Living in Bedford
Fifteen miles north-west of Boston lies the community of Bedford, Massachusetts. The town of around 15,000 is in Middlesex County and part of the Boston Metro area. Bedford, bordered in part by the Concord River also has the Shawsheen River flowing through the town. The main roadway through town is US-3 and MA-62 and the intersection of MA-128 and MA-4/MA-225 is just a little southwest of Bedford. MBTA bus service is also available. Residents enjoy excellent schools with low student to teacher ratios. Recreational opportunities include river fishing, historically located bike paths and site seeing.
Hanscom Air Force Base is partially located within the boundaries of Bedford with a civilian airport adjacent to the Base. The U.S. Government built Hanscom Air Force Base in 1941 as part of an effort to build civil airports that could also serve for national defense. Fighter squadrons trained at Hanscom during WWII. MIT developed radar sets that were tested there as well. The base has served as a defense-testing center and today is part of the Materiel Systems Group.
Two men named Winthrop and Dudley settled Bedford in the early 1600s. They used two large stones on the Concord River to divide the property between themselves. They named the rocks “The Two Brothers“. They worked their land in a spirit of cooperation and considered themselves brothers. They even have children that married each other solidifying the family ties. The Two Brothers Rocks are still visible along the banks of the Concord River in the Great Meadows National Wildlife Refuge.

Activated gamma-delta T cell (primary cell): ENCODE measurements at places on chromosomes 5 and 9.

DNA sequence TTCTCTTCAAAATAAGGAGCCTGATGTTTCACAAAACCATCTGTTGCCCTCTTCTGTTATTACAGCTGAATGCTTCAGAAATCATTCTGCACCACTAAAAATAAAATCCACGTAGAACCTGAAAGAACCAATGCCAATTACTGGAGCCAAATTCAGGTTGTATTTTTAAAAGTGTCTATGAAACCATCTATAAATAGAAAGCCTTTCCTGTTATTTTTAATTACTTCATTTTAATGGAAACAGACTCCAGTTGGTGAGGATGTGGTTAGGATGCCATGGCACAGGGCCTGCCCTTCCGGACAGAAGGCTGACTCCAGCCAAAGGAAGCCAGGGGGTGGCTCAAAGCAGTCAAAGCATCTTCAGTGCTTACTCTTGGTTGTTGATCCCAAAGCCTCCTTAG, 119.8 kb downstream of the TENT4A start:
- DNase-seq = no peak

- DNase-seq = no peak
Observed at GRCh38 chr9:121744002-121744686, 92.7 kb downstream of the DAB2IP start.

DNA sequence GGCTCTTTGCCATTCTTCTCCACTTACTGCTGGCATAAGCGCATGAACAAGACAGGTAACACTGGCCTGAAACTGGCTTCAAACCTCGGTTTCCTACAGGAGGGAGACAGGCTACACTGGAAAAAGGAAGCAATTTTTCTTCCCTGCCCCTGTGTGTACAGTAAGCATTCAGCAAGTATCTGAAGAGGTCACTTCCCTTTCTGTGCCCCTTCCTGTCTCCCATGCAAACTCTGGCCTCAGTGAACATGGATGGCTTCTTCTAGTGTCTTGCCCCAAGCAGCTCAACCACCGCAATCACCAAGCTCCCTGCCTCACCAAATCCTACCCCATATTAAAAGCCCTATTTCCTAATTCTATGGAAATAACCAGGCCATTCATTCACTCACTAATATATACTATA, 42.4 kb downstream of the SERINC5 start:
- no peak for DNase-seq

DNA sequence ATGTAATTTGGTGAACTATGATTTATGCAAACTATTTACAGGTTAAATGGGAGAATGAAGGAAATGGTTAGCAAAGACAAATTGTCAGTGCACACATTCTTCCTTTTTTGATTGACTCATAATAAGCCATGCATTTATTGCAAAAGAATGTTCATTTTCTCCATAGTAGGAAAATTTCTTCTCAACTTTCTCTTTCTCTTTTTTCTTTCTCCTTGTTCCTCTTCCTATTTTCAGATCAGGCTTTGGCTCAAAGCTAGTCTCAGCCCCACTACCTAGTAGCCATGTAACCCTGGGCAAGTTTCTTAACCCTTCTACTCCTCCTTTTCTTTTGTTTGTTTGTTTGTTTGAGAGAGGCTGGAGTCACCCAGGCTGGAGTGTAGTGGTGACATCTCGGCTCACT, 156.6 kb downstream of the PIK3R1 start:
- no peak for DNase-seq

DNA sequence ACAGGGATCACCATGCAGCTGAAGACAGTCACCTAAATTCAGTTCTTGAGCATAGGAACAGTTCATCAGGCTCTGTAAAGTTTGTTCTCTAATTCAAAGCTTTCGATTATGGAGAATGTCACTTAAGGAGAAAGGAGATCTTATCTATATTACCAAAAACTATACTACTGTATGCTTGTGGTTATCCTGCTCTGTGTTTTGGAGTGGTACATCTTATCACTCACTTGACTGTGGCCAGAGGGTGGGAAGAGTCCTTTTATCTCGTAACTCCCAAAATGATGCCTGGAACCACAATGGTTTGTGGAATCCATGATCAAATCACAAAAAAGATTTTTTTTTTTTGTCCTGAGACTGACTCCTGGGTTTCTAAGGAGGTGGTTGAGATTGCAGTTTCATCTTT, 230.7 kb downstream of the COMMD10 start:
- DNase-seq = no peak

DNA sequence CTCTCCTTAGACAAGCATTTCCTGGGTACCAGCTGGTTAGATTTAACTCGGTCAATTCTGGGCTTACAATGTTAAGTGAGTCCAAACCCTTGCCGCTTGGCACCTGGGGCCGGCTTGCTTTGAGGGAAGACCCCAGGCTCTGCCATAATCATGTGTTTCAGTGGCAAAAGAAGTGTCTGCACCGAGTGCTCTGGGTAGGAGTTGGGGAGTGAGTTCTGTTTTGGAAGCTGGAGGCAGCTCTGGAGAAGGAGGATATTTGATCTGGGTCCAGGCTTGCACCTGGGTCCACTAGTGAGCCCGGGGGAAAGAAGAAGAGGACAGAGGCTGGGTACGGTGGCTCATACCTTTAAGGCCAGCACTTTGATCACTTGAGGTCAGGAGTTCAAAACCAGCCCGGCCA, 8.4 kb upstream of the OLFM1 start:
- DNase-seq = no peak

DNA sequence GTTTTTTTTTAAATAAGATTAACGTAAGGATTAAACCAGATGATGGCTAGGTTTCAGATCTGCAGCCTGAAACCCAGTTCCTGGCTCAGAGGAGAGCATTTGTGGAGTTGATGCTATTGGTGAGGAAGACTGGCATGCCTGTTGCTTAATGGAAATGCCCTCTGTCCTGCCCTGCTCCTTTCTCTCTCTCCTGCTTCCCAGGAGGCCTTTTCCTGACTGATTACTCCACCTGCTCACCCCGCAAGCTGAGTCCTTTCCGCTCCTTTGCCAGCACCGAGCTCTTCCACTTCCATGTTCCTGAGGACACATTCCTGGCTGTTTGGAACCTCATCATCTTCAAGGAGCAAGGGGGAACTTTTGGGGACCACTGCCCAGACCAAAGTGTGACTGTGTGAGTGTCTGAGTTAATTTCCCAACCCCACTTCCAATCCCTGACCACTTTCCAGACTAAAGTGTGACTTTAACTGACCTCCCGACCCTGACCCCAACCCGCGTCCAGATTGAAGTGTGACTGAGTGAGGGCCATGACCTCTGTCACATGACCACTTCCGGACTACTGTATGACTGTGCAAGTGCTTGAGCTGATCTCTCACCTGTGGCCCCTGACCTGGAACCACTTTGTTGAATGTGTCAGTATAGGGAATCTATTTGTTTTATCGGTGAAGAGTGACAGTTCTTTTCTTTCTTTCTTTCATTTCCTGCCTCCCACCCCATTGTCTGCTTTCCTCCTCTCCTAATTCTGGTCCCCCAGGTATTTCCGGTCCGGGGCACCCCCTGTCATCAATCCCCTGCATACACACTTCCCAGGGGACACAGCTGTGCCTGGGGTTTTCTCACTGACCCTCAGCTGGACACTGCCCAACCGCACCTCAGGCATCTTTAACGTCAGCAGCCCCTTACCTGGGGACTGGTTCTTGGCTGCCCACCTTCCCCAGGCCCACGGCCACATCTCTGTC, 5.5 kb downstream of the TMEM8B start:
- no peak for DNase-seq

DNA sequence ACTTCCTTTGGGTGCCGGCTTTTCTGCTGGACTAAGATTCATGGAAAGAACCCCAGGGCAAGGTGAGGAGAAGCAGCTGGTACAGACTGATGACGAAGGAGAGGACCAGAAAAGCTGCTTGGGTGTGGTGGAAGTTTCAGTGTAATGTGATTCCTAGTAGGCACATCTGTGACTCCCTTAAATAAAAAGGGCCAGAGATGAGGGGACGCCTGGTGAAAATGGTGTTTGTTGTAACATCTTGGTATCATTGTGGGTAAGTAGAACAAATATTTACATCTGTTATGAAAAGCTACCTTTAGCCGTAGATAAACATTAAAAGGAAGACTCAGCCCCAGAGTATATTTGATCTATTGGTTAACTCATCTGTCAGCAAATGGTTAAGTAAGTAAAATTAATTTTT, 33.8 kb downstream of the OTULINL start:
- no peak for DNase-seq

On April 19, 1775, the Minutemen of Bedford carried the first U.S. flag flown during the Revolutionary War in the Battle of Concord. The Bedford Flag, bearing the Latin motto “Conquer or Die” is displayed at The Bedford Free Public Library. This may be the flag about which Emerson wrote: “By the rude bridge that arched the flood, their flag to April's breeze unfurled - here once the embattled farmers stood, and fired the shot heard 'round the world." Ralph Waldo Emerson.
If you're a Nature and Historical site lover, you will want to visit "The Two Brother's Rocks". It is believed that Governor John Winthrop and his Deputy Thomas Dudley used the existing boulders as markers to divide the land they received from the General Court of Massachusetts in 1638. Governor Winthrop claimed the land south of the boulders as his property, and Deputy Dudley's property was located north of the boulders. In the present day, they represent the men's cooperation and democracy in their ability to be fair to one another despite some differences over the course of their time. The boulders can be found in the Great Meadows National Wildlife Refuge, near the banks of the Concord River.